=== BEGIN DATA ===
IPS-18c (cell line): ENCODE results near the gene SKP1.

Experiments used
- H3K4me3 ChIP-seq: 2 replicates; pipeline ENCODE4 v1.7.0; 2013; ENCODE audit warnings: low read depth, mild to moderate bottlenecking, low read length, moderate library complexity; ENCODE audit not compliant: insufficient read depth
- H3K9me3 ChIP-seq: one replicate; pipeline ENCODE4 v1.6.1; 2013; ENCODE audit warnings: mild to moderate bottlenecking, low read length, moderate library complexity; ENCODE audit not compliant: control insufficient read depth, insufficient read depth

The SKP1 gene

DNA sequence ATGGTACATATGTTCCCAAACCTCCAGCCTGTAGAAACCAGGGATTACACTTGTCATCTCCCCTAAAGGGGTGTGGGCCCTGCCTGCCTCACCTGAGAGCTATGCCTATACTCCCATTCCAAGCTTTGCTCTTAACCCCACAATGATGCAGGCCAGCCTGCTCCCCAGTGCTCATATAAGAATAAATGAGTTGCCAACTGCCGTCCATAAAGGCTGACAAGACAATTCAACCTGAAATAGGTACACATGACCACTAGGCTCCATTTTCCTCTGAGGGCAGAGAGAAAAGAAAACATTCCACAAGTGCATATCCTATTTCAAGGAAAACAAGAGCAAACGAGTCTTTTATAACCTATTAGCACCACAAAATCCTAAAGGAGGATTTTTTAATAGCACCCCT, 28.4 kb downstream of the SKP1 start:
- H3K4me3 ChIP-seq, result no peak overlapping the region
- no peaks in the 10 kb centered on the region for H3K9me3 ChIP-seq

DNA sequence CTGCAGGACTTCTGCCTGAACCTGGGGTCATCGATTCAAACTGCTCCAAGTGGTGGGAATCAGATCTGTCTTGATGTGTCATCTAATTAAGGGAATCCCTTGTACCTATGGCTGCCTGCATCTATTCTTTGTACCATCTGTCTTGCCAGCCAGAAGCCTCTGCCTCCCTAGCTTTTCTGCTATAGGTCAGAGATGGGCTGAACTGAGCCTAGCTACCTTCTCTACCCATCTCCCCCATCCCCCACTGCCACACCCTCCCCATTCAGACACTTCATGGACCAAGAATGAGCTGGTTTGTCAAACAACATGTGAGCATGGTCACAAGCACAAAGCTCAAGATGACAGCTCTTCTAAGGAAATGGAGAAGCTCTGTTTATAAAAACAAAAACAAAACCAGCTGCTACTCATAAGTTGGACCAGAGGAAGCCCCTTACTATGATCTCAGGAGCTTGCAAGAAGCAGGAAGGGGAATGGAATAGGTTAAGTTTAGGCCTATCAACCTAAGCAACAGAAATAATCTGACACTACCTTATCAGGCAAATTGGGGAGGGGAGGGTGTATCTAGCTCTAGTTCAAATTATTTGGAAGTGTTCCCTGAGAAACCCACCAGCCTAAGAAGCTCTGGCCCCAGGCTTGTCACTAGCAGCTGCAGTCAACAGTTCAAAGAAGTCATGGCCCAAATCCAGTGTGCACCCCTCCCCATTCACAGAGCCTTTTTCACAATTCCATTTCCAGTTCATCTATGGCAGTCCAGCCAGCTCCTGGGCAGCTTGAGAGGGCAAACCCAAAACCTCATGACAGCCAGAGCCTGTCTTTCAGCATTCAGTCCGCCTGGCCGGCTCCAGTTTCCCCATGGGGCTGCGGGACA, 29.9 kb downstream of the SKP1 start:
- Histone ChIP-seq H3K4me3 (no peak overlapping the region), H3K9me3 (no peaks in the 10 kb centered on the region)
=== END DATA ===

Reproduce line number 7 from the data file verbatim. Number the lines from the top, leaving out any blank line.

- H3K4me3 ChIP-seq, result no peak overlapping the region